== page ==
On August 11, the National Security Agency updated an obscure page on its website with an announcement that it plans to shift the encryption of government and military data away from current cryptographic schemes to new ones, yet to be determined, that can resist an attack by quantum computers.
Original story reprinted with permission from Quanta Magazine, an editorially independent division of the Simons Foundation whose mission is to enhance public understanding of science by covering research developments and trends in mathematics and the physical and life sciences
"It is now clear that current Internet security measures and the cryptography behind them will not withstand the new computational capabilities that quantum computers will bring," NSA spokesperson Vanee' Vines stated in an email, confirming the change. "NSA's mission to protect critical national security systems requires the agency to anticipate such developments."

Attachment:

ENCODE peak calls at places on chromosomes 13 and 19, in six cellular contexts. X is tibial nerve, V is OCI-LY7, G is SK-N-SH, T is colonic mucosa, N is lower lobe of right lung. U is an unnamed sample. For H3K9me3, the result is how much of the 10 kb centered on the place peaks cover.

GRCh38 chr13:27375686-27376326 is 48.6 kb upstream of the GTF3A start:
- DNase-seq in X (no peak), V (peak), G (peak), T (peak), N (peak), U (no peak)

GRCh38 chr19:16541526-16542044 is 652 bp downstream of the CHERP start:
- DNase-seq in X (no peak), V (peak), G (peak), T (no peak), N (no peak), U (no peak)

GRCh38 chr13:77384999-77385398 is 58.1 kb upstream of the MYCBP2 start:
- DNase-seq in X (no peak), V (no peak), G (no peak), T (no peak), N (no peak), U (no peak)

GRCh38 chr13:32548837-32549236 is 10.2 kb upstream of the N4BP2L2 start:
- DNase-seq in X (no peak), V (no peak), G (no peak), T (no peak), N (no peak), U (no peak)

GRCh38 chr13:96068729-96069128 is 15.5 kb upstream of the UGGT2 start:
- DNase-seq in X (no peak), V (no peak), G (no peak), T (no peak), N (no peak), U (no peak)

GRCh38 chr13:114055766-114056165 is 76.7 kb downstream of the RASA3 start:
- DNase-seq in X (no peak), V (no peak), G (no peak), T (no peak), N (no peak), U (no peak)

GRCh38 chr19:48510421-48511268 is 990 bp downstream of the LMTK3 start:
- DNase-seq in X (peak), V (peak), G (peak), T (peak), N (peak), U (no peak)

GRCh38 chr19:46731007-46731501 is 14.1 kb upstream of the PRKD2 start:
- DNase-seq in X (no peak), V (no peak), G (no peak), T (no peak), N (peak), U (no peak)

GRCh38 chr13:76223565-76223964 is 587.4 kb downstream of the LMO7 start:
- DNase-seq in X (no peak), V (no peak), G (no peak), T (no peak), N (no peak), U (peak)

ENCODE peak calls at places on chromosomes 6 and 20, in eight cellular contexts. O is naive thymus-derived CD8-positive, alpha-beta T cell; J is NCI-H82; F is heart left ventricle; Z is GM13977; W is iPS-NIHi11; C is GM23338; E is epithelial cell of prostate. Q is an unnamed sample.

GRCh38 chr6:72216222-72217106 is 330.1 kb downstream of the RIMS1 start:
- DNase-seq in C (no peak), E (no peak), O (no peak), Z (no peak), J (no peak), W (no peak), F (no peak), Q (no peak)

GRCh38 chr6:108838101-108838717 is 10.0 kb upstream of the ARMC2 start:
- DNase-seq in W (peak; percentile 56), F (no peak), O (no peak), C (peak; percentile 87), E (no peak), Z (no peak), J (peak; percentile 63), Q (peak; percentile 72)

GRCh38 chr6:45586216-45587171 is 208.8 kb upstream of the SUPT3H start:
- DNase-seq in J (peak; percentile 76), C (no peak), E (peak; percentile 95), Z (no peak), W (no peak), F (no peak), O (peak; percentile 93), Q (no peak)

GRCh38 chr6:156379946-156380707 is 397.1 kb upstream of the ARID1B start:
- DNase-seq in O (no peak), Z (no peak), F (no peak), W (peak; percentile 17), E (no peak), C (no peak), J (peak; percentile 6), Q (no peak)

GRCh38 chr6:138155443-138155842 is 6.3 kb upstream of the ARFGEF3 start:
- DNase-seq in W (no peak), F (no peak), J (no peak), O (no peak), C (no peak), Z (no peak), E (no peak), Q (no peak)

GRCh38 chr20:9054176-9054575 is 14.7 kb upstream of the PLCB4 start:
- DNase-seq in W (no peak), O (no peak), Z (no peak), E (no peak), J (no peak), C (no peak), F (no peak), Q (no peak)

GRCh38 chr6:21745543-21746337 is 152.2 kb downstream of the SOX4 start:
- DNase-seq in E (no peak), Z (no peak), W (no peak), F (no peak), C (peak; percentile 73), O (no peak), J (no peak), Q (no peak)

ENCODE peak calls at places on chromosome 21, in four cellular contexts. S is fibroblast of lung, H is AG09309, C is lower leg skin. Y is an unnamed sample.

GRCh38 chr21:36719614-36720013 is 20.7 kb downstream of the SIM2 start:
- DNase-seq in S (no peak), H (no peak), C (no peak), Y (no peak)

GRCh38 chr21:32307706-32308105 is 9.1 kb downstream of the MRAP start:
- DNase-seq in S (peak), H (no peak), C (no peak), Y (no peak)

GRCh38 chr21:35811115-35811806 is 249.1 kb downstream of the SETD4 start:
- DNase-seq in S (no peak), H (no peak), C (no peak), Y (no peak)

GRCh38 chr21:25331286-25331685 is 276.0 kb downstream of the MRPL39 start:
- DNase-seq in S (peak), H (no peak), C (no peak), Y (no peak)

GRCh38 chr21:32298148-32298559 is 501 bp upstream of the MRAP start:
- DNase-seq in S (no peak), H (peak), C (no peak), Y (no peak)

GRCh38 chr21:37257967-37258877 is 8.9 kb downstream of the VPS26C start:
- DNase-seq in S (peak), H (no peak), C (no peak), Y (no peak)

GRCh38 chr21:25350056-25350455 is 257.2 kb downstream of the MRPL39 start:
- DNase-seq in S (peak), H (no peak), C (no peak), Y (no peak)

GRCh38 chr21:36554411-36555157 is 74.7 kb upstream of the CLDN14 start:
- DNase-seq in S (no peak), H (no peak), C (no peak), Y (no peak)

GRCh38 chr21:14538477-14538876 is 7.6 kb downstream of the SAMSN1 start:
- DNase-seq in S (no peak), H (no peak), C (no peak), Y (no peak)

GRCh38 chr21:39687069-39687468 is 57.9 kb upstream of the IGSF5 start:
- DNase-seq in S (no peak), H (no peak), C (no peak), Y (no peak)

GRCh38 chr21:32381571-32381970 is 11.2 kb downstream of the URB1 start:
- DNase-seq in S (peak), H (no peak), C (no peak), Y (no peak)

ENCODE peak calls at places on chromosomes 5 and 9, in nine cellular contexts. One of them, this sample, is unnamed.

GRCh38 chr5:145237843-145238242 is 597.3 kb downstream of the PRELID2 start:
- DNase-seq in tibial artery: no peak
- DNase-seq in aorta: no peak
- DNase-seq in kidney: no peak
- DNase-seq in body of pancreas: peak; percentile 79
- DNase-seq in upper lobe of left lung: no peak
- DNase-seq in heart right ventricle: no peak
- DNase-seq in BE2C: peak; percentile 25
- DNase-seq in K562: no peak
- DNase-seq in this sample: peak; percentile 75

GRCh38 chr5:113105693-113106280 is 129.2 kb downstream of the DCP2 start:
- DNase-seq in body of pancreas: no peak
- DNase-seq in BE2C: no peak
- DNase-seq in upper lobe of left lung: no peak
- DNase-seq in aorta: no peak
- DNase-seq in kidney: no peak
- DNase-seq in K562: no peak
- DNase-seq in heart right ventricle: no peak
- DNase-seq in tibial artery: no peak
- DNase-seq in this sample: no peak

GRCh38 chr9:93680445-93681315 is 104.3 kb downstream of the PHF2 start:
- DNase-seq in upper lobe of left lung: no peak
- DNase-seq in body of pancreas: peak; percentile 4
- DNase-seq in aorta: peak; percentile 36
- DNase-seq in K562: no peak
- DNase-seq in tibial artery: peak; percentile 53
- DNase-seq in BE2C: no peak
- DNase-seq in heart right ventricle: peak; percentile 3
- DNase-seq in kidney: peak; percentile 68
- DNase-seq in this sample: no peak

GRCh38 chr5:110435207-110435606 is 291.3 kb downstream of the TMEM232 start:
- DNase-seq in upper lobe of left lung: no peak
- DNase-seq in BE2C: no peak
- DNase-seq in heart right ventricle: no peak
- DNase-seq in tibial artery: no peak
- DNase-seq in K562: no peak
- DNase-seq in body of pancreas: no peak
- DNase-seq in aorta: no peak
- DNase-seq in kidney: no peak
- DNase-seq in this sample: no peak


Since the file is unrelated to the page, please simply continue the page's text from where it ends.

Quantum computers, once seen as a remote theoretical possibility, are now widely expected to work within five to 30 years. By exploiting the probabilistic rules of quantum physics, the devices could decrypt most of the world's "secure" data, from NSA secrets to bank records to email passwords. Aware of this looming threat, cryptographers have been racing to develop "quantum-resistant" schemes efficient enough for widespread use.